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Old 08-22-2012, 09:18 PM   #1
Gravdigr
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1,000,000,000,000 Frames/Second Photography

No, that's not a misprint.

I found this TED Talk on the 'related' videos, after watching V's "We're NASA And We Know It" video.

ucking amazing.



A year to watch a bullet go through an apple.

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Last edited by Gravdigr; 08-22-2012 at 09:37 PM.
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Old 08-23-2012, 06:40 AM   #2
Griff
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sweet
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Old 08-23-2012, 07:59 AM   #3
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I found the video interesting, and delivered in a style that made me feel I really understood it, even if I couldn't explain it five minutes later.
But the most exceptional thing was hearing someone with an Indian accent say tom-AY-toe.

I'm easily pleased.
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Old 08-23-2012, 10:12 AM   #4
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DIY.

I'm on it!
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Old 08-23-2012, 10:25 AM   #5
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If this wasn't TED, I'd call BS. Instead, I'm just confused.

Light is very fast. Very fast. I would like to know how the camera works so that you can see light moving. It seems to me that the camera has to function faster than the speed of light to capture the light like that. (Maybe I'm wrong about that, though.) The electricity moving around on the circuit boards inside the camera is only traveling at the speed of light.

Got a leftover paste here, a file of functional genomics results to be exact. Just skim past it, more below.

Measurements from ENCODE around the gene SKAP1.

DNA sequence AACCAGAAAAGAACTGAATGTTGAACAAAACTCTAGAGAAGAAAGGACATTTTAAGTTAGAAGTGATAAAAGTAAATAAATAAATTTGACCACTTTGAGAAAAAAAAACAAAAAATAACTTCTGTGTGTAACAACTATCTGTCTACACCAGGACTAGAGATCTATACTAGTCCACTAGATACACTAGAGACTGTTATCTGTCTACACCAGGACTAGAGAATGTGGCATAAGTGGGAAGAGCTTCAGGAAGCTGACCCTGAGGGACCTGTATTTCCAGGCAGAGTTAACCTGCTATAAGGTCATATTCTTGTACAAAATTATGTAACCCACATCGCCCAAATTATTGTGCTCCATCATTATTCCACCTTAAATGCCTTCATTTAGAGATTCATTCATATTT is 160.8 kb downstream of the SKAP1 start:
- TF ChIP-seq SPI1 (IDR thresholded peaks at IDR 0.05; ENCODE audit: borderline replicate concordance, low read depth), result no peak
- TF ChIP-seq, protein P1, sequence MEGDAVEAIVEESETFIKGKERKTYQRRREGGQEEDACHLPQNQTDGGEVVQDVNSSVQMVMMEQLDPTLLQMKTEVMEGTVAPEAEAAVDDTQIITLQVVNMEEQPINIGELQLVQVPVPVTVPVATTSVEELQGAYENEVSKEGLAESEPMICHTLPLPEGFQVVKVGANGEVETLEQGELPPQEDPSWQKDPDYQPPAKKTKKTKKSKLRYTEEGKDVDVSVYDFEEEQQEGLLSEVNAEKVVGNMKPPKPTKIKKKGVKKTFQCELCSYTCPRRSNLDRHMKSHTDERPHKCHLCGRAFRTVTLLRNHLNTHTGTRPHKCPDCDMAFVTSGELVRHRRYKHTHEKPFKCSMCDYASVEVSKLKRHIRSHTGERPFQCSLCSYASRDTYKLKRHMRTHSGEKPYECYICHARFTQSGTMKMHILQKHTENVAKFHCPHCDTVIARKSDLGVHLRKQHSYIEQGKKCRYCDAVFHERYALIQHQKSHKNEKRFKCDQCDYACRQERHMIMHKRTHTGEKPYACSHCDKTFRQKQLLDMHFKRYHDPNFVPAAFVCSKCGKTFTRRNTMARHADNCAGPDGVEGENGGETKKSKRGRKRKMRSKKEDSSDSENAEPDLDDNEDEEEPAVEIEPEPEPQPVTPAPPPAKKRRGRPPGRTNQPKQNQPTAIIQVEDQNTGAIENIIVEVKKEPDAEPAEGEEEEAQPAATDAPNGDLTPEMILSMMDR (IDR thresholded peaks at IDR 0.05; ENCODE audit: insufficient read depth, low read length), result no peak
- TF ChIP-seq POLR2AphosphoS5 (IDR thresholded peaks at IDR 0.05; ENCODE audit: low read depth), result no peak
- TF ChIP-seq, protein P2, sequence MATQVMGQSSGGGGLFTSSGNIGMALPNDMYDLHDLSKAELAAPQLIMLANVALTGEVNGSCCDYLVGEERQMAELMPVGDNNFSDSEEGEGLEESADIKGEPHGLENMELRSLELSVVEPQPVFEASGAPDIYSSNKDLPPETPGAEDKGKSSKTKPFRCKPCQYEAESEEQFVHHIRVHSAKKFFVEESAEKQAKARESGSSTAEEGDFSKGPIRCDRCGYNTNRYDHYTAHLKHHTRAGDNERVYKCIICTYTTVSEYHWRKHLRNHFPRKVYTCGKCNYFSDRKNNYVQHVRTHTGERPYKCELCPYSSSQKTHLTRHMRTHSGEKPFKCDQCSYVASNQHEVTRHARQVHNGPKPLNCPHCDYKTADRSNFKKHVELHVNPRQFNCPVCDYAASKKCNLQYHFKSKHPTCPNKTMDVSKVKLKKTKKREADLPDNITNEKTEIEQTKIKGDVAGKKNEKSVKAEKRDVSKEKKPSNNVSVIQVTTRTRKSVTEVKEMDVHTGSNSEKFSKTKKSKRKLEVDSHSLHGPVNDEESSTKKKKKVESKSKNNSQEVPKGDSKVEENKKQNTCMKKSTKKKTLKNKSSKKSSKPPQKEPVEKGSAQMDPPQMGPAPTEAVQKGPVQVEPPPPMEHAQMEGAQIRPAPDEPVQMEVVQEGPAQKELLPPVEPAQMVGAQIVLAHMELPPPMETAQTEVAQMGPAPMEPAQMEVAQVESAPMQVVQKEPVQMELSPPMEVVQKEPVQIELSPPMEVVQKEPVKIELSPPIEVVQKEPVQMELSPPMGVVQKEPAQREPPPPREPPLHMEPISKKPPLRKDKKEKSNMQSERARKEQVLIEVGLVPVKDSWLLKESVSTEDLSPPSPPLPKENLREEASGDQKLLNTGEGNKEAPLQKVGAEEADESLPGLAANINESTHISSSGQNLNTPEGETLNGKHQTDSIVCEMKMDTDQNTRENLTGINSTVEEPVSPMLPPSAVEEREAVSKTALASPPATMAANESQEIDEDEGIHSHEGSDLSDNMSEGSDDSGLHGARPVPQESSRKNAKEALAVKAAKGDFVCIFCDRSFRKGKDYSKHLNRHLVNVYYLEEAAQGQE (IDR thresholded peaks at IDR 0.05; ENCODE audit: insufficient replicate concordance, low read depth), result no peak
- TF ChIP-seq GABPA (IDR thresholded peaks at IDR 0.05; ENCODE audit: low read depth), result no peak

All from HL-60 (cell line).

He said something about taking multiple exposures to gather enough light to put this together. So is this not actually showing a single pulse of light, but multiple pulses combined electronically? If that's the case, then I can sort of understand it, but I really don't understand how it works. Instead of talking about the images produced, I wish he talked more about how the camera worked. Then I'd believe him. But this is TED, and I've always trusted TED. Hmm.
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Old 08-23-2012, 10:48 AM   #6
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I had to watch it a couple of times to get that too. This is what I've come up with.

Remember he said they fire a *pulse* of laser light, just one trillionth of a second long? It's about yay big (holds fingers an inch apart). That's the little light bullet you see wafting through the Coke bottle. Also illuminating the table, scattering and refracting through the label and the cap. I love the little coda where the bottom of the bottle winks after the bullet leaves the cap and the frame goes dark. Anyhow.

Remember the screen he displayed that was a 3x3 grid of blue fields with various arcing rainbows on it? That was the "raw data". That is what each "frame" looks like before recomposition. Keep this in mind.

Remember the animation of the seeing around corners demo? This is where it all comes together. In that animation they showed the key piece, where the packet is fired from the camera, bounces, splashes all over everything, pieces of the splash hit other things, splash again, repeat until one or two or three lonely photons luckily make their way, independently, asynchronously back to the camera. Remember that?